Material selection for the Seawater Refrigeration System
Sea Water is the media
The media in this project is the seawater. The water seas and oceans have an average salinity of about 35 kg/m3. The salinity measurement is made by determining its electrical conductivity, which is related to the number of salts dissolved in the water. This property has a fundamental correlation with the corrosion potential. Water itself enables fast oxidation.
Plastic against corrosion
The choice of plastic for the Seawater Refrigeration System
Most of the plants are usually made of high-quality stainless steel. However, acid or saline water limits the working life of this type of piping. Apart from this, copper, another common piping metal, degrades to saltwater a lot easier and faster than other pipes. Cast iron galvanized steel is resistant to saltwater but over time due to exposure will collapse because of corrosion.
In seawater conditions, thermoplastics are able to stand longer, offering excellent corrosion resistance, very smooth interior surfaces to prevent incrustation, and high resistance to a very wide range of chemicals. The reason why plastics are resistant to corrosion is their poor conductivity, which diminishes the electrochemical reactions between the materials and the media.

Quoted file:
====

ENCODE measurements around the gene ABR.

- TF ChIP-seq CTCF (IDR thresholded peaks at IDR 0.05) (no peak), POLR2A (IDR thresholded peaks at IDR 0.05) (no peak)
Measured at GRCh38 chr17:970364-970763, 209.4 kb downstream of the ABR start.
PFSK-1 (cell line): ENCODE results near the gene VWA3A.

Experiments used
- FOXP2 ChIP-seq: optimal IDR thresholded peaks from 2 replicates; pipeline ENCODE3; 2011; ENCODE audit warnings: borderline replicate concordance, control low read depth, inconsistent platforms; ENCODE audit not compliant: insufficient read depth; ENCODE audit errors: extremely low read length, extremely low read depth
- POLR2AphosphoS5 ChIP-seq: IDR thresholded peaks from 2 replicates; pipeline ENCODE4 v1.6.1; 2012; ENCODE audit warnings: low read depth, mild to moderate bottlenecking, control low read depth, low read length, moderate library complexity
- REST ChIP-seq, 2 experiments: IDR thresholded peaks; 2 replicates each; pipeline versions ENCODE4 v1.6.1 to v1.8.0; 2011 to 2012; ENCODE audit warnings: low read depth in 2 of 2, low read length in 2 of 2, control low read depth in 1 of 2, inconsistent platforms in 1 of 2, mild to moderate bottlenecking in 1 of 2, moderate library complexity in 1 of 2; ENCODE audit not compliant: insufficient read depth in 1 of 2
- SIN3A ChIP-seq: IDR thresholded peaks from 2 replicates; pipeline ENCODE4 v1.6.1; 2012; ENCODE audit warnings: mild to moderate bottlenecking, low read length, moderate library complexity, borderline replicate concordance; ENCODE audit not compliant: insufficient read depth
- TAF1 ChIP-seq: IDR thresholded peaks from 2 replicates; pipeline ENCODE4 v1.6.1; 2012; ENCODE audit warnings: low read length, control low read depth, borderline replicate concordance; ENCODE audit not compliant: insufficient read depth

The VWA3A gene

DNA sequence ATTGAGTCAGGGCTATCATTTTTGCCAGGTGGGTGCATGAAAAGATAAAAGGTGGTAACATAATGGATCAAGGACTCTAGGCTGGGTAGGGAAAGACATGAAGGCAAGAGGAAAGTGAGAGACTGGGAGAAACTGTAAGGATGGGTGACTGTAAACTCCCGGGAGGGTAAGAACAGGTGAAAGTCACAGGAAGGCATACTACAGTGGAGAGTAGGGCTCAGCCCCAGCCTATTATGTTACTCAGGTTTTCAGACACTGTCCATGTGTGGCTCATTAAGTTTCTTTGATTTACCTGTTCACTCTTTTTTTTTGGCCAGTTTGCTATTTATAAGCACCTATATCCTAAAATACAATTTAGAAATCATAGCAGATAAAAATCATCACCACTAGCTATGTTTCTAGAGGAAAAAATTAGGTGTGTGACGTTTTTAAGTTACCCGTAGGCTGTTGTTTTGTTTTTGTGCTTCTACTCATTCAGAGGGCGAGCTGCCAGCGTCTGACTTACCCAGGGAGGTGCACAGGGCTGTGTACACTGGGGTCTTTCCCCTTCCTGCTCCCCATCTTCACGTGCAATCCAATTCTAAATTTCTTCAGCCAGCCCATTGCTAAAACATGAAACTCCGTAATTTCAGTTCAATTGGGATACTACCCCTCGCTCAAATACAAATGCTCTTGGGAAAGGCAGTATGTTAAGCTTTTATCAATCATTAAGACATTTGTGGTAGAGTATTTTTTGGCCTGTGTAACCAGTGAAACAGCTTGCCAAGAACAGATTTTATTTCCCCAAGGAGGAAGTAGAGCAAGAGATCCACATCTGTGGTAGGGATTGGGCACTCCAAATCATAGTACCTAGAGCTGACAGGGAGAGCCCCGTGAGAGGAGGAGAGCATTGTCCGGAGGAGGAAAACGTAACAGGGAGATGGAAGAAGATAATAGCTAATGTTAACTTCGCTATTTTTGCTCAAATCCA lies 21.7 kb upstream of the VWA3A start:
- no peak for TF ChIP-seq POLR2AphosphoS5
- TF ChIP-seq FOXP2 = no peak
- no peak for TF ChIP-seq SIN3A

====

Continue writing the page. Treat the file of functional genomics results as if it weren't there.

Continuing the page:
The material chosen for this project was PE100, as it offers an excellent resistance for the range of temperatures and pressure of the pipelines. Other positive factors of choice are the ease of installation and the low material costs that ended up influencing the final decision.
Cooling of the thermoelectric energy plants
Thermoelectric power plants boil water to create steam, which then spins turbines to generate electricity. Once steam has passed through a turbine, it must be cooled back into the water before it can be reused to produce more electricity. Colder water cools the steam effectively and allows more efficient electricity generation.
The cooling system used in Porvoo Energia is the so-called “once-through”, which takes water from nearby sources (e.g. rivers, lakes, aquifers, sea or ocean), circulate it through pipes to absorb heat from the steam in systems called condensers, and discharge the now warmer water to the local source. Once through systems are popular because of their simplicity, low cost, and the possibility of siting power plants in places with abundant supplies of cooling water.